The Sustainable Growth Rate formula used to determine physician payments in Medicare has died, and not a tear was shed at the funeral. Because the SGR, as it was known, linked the growth in physician payments to the rate of growth in the economy, physicians were facing a 21% cut in Medicare fees in April if Congress did not intervene.
Unsurprisingly, physicians hated the prospects of such a drastic fee cut, and Congress couldn’t stomach it either. In a rare victory for reason, Congress avoided passing yet another temporary “doc fix” to delay implementation of the formula—as it had done repeatedly over the years—and instead repealed the SGR entirely.
Congress basked in glory at the demise of the SGR and the American Medical Association and other physician organizations led the applause. Before the celebration gets out of hand, however, it is worth recognizing what comes next.
The truth is that the problems the SGR was trying to fix remain, and a new wave of policies is already taking aim at them. The SGR is dead, but the pressure on physicians is not.
The SGR was a response to a real problem: Medicare spending was growing more rapidly than the federal government thought it could afford. To better control spending, Congress invented the SGR formula. If the volume of physicians’ services grew more rapidly than the economy, fees to physicians would increase less rapidly so that total Medicare spending would be controlled, regardless of what happened to medical practice.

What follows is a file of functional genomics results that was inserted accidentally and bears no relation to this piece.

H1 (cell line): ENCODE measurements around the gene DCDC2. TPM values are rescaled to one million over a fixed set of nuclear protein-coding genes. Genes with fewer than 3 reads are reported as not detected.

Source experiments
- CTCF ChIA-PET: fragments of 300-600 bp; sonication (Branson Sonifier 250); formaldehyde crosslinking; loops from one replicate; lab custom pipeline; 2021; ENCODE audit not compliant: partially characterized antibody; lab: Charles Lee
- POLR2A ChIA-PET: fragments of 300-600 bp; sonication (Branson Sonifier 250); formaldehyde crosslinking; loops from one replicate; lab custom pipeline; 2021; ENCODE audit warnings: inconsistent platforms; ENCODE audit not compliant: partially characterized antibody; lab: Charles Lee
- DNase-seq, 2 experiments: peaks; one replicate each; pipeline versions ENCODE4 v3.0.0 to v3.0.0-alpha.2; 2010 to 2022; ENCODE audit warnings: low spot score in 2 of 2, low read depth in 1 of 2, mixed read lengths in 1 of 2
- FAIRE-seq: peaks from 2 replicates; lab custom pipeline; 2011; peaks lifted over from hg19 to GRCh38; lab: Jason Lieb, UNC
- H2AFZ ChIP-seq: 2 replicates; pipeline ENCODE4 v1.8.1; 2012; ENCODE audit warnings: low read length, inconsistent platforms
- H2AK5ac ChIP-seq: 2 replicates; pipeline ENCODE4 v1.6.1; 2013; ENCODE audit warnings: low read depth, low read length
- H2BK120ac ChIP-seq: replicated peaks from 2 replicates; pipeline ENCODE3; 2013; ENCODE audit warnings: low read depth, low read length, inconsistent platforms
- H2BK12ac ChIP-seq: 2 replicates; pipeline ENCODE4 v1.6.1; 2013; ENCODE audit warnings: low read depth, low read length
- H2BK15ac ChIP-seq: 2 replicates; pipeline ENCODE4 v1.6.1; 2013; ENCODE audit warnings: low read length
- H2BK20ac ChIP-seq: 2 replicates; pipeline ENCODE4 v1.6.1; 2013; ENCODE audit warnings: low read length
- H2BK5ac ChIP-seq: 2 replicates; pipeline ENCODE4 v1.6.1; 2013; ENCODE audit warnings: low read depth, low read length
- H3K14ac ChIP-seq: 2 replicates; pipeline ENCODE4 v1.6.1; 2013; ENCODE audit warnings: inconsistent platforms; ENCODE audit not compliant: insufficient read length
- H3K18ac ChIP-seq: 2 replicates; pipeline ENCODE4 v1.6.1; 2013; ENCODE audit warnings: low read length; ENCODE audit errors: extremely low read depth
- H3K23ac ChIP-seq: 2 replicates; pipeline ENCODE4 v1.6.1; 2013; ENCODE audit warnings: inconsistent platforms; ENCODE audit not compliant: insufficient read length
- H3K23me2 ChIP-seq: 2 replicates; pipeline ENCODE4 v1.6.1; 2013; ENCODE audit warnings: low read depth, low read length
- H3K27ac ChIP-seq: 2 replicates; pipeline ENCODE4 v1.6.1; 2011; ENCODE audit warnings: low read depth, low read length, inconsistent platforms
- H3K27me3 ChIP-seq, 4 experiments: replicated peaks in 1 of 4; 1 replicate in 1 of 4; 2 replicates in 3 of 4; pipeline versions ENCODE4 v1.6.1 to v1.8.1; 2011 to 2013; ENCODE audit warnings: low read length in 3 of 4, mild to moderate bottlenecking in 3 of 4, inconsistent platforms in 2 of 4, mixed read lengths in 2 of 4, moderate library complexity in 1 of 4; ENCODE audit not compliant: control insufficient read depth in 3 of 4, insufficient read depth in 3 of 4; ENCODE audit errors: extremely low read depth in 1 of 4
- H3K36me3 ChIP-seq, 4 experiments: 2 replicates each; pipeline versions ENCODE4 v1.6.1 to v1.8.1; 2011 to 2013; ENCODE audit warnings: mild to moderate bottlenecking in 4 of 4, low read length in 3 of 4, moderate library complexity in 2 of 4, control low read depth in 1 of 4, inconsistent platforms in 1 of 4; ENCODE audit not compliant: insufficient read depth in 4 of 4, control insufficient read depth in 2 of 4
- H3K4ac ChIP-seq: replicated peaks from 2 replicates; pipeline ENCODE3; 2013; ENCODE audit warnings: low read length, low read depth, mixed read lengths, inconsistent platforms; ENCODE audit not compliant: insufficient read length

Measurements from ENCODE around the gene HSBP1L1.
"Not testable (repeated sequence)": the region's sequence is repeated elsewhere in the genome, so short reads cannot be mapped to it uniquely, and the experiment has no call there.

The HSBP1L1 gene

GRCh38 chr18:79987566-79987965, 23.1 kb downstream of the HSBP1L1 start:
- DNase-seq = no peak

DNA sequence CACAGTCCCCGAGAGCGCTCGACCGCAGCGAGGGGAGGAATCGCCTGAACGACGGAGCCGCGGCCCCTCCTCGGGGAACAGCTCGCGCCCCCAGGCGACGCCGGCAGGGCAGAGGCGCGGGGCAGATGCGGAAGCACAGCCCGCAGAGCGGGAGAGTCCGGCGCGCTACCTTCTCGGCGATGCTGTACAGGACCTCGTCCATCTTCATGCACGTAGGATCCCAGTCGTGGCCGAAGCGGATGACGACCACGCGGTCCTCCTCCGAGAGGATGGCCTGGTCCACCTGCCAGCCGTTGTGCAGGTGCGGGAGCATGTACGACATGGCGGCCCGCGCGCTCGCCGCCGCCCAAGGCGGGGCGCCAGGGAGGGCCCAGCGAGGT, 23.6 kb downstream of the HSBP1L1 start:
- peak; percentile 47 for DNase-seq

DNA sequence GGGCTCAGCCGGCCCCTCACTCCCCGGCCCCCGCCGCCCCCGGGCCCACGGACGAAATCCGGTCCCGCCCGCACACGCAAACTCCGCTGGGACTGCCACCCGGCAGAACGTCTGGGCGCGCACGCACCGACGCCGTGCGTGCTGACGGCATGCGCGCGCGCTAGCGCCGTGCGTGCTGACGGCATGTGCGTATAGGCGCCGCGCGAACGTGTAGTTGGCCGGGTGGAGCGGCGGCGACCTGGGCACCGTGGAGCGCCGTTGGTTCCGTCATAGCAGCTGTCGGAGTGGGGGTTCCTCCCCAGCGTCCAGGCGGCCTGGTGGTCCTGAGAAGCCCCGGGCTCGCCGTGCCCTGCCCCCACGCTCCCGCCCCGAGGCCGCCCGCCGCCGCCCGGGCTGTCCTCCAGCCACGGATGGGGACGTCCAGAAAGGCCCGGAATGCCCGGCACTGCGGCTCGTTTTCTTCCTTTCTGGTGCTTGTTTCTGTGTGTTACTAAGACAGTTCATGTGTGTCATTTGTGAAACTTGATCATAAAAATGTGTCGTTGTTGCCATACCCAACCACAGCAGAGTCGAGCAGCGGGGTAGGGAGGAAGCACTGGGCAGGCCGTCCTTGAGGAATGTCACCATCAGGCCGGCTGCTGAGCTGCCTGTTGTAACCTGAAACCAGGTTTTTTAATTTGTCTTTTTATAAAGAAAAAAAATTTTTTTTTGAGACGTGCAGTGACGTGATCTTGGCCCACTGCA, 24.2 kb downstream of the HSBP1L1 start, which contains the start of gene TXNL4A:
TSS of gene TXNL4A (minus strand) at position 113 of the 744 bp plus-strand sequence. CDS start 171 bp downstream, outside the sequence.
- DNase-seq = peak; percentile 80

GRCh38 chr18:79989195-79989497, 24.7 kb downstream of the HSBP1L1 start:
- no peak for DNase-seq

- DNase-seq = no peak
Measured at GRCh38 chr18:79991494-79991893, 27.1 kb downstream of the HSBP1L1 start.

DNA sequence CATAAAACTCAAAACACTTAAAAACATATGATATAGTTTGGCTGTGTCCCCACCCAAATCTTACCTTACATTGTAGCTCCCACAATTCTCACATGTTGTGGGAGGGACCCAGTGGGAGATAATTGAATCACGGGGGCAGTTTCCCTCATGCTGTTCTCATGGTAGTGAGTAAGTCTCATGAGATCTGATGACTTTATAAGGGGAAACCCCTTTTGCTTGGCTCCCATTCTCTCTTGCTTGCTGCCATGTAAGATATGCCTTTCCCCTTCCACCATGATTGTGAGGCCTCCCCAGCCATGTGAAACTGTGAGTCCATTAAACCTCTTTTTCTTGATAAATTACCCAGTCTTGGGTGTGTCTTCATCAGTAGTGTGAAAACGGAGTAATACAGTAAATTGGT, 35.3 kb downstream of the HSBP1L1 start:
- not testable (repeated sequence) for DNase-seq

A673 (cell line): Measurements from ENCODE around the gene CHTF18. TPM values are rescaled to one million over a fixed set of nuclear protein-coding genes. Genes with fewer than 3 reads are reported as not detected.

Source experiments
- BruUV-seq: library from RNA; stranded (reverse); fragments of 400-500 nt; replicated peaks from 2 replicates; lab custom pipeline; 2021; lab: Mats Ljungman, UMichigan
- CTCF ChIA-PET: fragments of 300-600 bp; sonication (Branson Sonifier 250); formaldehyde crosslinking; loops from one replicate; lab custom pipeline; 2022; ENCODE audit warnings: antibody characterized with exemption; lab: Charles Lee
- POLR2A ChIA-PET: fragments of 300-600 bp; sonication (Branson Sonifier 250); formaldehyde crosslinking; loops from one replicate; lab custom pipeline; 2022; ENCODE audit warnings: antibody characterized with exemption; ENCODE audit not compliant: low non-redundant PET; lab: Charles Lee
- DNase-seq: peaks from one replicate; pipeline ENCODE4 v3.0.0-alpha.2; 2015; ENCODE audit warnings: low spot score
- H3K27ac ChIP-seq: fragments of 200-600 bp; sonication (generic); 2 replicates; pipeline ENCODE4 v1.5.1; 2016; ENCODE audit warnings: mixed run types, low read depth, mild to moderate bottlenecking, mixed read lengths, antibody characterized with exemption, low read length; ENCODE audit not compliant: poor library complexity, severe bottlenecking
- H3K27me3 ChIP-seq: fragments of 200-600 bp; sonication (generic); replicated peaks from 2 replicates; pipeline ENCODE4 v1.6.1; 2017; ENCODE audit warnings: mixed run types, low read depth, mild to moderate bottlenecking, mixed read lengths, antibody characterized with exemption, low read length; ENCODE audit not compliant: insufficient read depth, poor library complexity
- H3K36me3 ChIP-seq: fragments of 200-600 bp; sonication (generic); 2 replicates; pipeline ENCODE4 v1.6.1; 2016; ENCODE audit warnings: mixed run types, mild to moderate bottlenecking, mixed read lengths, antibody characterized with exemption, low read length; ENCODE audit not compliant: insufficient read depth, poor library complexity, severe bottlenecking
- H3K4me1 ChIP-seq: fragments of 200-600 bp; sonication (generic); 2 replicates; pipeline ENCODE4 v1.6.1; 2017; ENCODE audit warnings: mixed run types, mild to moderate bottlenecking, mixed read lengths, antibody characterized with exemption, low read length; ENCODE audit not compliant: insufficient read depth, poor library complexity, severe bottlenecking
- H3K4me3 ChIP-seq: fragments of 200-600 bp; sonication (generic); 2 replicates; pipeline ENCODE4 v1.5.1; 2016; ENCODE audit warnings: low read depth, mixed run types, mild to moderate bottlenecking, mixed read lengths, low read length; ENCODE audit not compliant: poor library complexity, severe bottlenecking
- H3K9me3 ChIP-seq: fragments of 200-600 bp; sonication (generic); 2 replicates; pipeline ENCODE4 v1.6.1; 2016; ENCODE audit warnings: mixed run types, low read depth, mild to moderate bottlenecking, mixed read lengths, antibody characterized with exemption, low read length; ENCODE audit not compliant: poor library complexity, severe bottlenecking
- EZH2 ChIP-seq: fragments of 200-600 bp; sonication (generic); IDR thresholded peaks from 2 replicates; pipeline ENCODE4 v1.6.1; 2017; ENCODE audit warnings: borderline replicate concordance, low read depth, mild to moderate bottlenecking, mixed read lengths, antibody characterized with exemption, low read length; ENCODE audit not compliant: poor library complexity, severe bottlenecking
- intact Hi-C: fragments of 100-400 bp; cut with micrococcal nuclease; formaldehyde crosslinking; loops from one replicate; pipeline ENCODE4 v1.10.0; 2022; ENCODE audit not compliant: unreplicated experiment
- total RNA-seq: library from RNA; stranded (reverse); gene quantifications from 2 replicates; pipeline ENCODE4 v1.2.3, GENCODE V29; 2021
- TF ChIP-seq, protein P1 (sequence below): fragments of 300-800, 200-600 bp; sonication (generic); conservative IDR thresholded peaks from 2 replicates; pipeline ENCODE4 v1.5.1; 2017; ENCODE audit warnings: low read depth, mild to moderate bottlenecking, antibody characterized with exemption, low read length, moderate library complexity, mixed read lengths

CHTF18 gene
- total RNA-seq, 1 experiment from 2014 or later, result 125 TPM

The problem was that the volume of services mushroomed so rapidly that the required fee reductions were too drastic to implement. Once that became apparent, death of the SGR was inevitable (if slow).
But eliminating the SGR does not make the underlying problem go away. There remains an almost limitless array of services that physicians can offer. The constraint on medical care is not what is technologically possible but what we can afford. Volume control is the continuing quest of payers.